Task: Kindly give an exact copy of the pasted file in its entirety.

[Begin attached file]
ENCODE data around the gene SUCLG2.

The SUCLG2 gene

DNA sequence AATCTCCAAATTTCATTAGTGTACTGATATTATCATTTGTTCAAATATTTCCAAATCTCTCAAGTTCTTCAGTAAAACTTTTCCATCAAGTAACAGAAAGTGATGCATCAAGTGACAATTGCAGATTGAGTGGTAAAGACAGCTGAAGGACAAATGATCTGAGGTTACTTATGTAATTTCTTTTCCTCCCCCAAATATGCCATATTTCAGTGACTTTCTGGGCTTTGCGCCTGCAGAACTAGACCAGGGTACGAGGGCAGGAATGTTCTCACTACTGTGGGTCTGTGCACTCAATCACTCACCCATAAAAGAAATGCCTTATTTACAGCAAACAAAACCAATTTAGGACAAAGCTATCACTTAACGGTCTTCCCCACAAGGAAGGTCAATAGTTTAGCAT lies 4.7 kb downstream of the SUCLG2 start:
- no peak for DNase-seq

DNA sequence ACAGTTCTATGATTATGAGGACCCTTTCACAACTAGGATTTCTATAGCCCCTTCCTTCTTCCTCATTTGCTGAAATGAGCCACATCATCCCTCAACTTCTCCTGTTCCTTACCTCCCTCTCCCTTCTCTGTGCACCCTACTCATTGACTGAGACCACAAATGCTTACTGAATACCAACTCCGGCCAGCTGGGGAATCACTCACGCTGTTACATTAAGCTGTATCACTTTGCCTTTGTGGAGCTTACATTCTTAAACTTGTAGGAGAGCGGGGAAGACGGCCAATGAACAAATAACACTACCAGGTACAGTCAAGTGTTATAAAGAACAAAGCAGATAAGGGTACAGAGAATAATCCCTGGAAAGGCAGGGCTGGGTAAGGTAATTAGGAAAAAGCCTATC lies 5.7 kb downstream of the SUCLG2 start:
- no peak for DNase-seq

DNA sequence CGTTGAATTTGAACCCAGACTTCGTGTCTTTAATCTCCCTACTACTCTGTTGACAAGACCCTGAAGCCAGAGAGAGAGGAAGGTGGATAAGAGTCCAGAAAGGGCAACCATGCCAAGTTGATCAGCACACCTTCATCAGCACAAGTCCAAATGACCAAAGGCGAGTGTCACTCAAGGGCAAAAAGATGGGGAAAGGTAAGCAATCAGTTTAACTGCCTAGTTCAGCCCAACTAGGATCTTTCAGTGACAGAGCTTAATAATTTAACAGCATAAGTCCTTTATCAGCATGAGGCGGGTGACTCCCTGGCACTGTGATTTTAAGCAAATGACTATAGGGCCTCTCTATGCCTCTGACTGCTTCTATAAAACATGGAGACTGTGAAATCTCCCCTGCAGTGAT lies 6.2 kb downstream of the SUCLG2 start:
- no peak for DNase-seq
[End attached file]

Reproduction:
ENCODE data around the gene SUCLG2.

The SUCLG2 gene

DNA sequence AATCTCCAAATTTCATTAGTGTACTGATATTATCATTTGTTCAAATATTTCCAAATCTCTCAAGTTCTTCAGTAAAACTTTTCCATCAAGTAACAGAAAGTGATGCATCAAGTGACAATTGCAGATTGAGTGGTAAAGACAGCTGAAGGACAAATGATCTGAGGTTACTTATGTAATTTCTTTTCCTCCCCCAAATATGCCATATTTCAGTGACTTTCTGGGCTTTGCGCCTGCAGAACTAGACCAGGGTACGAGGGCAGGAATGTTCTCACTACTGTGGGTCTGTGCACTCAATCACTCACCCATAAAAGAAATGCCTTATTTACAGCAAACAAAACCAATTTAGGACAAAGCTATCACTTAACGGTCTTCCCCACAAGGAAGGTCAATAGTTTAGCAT lies 4.7 kb downstream of the SUCLG2 start:
- no peak for DNase-seq

DNA sequence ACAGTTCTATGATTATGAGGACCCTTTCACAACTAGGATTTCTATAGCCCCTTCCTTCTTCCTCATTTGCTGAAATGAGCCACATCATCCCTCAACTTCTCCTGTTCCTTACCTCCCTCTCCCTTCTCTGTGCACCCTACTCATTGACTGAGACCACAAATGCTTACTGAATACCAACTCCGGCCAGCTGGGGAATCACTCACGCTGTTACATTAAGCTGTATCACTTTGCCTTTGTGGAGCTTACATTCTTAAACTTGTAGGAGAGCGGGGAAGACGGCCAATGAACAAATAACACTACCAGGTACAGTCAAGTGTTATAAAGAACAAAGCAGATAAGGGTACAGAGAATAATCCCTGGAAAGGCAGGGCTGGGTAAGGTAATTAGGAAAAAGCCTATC lies 5.7 kb downstream of the SUCLG2 start:
- no peak for DNase-seq

DNA sequence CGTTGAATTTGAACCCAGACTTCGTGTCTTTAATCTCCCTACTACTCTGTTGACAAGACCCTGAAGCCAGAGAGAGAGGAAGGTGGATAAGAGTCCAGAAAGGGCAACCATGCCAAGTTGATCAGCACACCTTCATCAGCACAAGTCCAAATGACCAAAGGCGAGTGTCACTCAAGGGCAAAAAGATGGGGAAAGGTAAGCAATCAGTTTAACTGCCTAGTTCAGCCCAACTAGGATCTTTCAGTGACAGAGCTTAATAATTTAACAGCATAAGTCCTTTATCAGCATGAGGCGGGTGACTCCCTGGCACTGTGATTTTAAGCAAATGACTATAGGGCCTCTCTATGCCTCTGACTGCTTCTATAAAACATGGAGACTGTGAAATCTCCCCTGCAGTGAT lies 6.2 kb downstream of the SUCLG2 start:
- no peak for DNase-seq